Government new clause 7, of course, falls way short of the US Magnitsky Act, which has a specific list of undesirables attached. Furthermore, the Government clearly wish to keep for themselves the choice of whom to prosecute and asset-seize. I am minded to go along with that, given that many, if not most, seizures would have political implications, and I doubt such things should be left to non-governmental organisations, for instance, to prosecute. However, I would be happy with the proposed powers only if I were given comfort that the Government intend actually to use them once the Bill is passed.
On the question of a list, we are missing a trick here. One of the strongest aspects of the US Magnitsky list is that hundreds of thousands of people have seen exactly who is blamed and for what. Indeed, I note that the US Treasury’s Office of Foreign Assets Control updated the list only last month. If we search-engine the US Magnitsky Act, we see each of the sanctioned individuals and their job titles. Naming and shaming is a huge negative issue for human rights abusers who wish to live in the security of criminal darkness. It is also a strong deterrent to others who might consider such abuse. Has the Minister considered publishing lists of those who will be prosecuted under these provisions? I am not sure whether that would be included in the stats he said he would be publishing, so a bit of clarification would be helpful.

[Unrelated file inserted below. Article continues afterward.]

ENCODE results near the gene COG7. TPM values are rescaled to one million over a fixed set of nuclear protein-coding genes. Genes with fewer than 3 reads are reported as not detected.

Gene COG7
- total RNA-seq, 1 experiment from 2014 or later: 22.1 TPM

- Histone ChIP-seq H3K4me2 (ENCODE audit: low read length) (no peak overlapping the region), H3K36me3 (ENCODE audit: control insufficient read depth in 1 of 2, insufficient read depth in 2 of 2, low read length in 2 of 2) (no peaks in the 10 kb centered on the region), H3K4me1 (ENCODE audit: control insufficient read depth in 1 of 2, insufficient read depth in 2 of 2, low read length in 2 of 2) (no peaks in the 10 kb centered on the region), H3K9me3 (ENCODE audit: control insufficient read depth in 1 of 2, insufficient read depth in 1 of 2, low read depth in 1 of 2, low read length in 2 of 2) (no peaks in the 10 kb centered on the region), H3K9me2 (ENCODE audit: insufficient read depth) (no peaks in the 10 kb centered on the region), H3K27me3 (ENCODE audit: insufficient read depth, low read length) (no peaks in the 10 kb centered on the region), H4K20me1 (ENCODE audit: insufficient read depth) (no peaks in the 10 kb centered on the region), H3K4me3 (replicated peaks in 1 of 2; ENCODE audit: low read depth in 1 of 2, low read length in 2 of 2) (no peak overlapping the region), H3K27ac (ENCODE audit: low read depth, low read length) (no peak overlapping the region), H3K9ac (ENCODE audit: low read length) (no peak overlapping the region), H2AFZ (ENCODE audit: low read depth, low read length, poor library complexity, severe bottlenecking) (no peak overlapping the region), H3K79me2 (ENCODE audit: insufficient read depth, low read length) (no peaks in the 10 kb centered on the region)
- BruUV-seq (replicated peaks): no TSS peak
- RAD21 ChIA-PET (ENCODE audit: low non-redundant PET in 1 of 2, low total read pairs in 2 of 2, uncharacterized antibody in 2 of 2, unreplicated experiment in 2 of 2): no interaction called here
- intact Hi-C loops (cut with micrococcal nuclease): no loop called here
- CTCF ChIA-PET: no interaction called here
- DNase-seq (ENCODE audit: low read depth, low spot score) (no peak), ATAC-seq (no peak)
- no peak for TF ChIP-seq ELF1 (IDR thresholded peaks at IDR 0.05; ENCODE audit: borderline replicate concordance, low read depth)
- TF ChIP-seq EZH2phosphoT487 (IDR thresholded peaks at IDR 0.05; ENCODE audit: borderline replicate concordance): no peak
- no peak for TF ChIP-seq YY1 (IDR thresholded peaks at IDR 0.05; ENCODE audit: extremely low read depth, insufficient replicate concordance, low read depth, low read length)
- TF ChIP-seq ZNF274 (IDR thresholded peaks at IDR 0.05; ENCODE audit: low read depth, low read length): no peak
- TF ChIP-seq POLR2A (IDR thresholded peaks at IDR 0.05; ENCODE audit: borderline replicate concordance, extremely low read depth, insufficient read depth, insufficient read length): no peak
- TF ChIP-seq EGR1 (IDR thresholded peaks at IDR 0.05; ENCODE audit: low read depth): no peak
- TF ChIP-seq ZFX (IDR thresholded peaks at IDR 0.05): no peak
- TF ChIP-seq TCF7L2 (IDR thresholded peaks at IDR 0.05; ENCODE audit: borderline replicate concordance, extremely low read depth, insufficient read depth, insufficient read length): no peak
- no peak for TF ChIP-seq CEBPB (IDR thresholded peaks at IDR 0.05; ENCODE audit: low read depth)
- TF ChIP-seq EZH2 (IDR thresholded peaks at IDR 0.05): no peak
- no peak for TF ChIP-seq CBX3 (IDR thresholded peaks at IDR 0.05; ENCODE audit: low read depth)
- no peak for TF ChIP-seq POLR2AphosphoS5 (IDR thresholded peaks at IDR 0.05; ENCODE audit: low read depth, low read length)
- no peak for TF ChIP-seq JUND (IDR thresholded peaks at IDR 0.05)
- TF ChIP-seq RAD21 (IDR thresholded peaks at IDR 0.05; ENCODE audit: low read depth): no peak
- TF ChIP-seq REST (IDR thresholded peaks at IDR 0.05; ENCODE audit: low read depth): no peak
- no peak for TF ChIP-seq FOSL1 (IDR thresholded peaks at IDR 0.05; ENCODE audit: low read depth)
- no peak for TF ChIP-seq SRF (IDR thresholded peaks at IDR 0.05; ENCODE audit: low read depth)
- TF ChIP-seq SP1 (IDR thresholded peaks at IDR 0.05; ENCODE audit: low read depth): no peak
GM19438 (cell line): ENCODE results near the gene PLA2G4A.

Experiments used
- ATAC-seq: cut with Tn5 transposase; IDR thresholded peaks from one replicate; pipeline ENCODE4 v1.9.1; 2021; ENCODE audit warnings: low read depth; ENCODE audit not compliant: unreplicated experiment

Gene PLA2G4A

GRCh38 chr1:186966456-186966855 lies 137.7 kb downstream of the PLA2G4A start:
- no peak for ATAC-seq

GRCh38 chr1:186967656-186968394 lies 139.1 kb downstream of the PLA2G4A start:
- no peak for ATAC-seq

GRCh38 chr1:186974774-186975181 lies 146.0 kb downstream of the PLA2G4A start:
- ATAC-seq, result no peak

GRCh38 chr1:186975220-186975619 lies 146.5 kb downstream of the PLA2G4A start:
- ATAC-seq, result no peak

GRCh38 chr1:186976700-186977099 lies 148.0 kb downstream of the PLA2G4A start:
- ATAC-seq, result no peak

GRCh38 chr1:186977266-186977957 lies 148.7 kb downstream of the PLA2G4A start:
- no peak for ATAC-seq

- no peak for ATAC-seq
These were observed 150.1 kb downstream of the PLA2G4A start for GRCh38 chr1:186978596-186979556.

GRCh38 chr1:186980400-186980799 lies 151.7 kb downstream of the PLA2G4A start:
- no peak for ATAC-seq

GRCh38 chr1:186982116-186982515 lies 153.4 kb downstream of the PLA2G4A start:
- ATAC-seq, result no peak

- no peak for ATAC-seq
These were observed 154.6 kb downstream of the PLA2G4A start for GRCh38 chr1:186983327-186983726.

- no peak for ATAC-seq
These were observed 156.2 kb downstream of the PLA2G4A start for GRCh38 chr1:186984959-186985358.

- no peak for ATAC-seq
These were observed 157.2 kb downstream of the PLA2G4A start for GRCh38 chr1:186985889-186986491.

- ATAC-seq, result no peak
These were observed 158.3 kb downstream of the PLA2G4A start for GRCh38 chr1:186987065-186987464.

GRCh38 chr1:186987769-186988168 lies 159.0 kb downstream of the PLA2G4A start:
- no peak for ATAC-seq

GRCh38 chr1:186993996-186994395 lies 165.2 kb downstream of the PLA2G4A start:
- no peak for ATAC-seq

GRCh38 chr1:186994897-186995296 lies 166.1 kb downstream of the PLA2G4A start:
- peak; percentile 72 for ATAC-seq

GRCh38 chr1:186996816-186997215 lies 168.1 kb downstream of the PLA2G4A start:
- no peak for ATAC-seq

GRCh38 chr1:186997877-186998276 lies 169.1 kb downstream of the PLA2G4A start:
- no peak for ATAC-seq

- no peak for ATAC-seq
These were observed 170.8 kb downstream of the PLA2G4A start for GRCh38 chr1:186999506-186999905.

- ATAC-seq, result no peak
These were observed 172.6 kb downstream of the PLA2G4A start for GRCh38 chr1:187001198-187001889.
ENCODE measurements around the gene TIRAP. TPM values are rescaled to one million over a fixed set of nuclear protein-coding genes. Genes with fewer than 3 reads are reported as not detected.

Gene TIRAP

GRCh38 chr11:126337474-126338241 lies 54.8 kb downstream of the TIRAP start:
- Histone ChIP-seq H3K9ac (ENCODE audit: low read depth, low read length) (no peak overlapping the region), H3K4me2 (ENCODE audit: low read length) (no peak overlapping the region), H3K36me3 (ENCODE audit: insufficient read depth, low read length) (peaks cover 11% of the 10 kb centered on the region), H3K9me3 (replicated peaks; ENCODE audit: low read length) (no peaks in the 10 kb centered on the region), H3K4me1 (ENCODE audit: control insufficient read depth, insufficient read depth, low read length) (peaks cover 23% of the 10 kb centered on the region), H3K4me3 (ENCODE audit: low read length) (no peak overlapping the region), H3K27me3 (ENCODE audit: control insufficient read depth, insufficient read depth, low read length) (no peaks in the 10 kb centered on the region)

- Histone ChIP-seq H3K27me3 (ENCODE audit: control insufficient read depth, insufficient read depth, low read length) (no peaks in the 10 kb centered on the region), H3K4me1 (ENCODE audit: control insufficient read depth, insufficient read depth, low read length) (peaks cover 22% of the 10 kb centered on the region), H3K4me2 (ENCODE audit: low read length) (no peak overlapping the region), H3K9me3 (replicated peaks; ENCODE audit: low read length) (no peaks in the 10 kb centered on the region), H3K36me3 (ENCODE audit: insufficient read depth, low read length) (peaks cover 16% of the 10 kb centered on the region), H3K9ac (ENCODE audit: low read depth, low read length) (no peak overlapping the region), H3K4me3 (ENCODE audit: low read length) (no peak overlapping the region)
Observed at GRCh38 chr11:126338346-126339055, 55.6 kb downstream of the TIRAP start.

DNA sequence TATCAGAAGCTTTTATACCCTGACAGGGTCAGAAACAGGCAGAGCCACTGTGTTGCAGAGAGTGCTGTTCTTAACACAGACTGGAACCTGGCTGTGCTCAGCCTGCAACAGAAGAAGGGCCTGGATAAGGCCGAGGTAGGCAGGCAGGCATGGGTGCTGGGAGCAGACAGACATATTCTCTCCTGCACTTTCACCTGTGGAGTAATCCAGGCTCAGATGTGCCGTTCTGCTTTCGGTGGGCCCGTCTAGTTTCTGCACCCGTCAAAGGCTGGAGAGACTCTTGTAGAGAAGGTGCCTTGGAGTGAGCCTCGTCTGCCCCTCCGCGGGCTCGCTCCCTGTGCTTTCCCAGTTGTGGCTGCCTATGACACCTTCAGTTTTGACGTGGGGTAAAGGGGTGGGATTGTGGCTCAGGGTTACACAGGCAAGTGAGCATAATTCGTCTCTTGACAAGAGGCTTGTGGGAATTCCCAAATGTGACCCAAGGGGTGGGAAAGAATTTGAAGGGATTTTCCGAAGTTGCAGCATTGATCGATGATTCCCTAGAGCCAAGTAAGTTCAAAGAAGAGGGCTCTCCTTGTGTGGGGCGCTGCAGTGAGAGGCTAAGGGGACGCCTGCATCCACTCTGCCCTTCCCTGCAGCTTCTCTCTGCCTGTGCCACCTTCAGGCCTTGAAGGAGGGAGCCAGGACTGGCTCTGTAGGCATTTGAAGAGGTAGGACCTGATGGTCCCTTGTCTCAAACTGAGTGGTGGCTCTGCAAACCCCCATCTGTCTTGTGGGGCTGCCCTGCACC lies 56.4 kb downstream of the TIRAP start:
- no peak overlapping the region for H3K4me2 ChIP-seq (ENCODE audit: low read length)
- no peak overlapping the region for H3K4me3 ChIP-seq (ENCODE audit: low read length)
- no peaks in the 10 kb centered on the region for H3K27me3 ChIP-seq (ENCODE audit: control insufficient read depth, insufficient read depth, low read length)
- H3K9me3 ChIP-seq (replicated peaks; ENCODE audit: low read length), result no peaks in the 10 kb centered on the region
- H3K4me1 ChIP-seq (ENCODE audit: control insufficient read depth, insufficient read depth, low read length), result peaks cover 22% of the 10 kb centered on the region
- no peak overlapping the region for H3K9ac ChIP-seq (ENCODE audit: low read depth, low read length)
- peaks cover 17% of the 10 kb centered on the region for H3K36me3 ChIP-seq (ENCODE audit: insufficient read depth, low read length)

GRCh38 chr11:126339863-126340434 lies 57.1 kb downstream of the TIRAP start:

My reading of new clause 1 is that it is more like the US Magnitsky Act, and that it looks not only to seize assets but to stop the undesirables travelling to the UK, trading in the UK, using UK banks and buying UK property. Could the Minister say whether such issues would be dealt with through new clause 7 or perhaps through other legislation that could be used at the same time?
Ben Wallace Portrait Mr Wallace
- Hansard - - - Excerpts

Perhaps I can inform my hon. Friend and the rest of the House on the visa issue. We can refuse a visa to a person who does not meet the immigration rules. Evidence that a person has been involved in organised crime or in human rights abuses or violations would be taken into account when considering a visa application. We can already do that; the power is there with the Government, and we have exercised it in the past.

Jonathan Djanogly Portrait Mr Djanogly
- Hansard - - - Excerpts